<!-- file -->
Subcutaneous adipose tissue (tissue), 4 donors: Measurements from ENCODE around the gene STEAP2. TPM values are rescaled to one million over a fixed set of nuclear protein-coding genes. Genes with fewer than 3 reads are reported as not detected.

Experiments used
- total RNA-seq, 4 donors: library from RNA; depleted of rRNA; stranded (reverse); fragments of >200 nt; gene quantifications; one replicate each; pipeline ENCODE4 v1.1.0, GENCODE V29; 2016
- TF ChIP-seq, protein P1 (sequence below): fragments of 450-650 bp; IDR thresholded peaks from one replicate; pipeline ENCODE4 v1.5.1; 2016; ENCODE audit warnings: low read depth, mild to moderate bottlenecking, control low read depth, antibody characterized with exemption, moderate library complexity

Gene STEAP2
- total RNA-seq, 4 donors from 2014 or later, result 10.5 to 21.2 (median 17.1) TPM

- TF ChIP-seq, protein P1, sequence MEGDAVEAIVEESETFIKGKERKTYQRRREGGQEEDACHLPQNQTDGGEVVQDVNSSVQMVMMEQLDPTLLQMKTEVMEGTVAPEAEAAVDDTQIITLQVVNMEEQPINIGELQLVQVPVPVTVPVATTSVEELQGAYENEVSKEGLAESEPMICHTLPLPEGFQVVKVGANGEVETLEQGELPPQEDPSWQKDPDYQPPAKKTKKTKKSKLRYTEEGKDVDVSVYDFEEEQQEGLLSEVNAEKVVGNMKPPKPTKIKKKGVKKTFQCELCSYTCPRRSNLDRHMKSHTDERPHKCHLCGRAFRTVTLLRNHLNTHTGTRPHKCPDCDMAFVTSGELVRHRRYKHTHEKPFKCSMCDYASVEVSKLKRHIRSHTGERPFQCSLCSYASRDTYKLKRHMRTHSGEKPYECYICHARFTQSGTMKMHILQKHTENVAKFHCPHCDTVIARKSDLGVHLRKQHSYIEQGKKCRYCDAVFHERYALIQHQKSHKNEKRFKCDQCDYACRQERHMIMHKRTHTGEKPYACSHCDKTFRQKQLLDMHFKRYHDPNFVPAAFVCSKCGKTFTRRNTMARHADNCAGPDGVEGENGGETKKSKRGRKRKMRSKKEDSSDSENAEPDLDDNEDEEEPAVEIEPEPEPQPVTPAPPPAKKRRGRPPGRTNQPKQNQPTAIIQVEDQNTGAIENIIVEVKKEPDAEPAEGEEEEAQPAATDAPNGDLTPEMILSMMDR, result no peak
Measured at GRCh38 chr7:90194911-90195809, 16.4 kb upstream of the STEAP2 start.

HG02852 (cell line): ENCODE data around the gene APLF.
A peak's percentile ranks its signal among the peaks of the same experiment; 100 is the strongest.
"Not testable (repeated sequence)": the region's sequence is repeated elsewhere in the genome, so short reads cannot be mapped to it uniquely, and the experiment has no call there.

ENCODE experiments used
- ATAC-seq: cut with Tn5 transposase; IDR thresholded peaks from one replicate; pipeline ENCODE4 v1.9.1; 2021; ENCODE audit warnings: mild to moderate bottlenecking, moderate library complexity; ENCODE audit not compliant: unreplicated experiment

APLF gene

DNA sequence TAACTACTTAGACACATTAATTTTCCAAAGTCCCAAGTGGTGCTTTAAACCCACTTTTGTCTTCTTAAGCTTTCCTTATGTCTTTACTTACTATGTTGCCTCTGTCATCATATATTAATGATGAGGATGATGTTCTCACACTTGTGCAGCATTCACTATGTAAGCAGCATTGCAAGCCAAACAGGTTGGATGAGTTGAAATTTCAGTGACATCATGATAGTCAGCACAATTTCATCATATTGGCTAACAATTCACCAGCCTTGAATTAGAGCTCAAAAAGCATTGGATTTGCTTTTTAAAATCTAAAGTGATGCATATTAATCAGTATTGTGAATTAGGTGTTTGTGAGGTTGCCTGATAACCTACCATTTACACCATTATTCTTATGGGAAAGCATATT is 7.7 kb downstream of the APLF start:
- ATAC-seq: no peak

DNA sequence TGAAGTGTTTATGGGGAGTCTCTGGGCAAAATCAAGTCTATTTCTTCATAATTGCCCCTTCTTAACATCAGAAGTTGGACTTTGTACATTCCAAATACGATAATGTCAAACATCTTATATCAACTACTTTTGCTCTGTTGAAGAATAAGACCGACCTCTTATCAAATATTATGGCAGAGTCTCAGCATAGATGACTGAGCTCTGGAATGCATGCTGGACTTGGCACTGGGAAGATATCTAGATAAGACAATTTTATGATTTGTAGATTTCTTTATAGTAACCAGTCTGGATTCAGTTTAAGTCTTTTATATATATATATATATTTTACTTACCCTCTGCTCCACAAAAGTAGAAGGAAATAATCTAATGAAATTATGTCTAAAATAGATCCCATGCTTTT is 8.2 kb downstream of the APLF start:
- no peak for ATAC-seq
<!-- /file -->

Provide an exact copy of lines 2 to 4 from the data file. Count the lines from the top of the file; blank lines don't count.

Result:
Experiments used
- total RNA-seq, 4 donors: library from RNA; depleted of rRNA; stranded (reverse); fragments of >200 nt; gene quantifications; one replicate each; pipeline ENCODE4 v1.1.0, GENCODE V29; 2016
- TF ChIP-seq, protein P1 (sequence below): fragments of 450-650 bp; IDR thresholded peaks from one replicate; pipeline ENCODE4 v1.5.1; 2016; ENCODE audit warnings: low read depth, mild to moderate bottlenecking, control low read depth, antibody characterized with exemption, moderate library complexity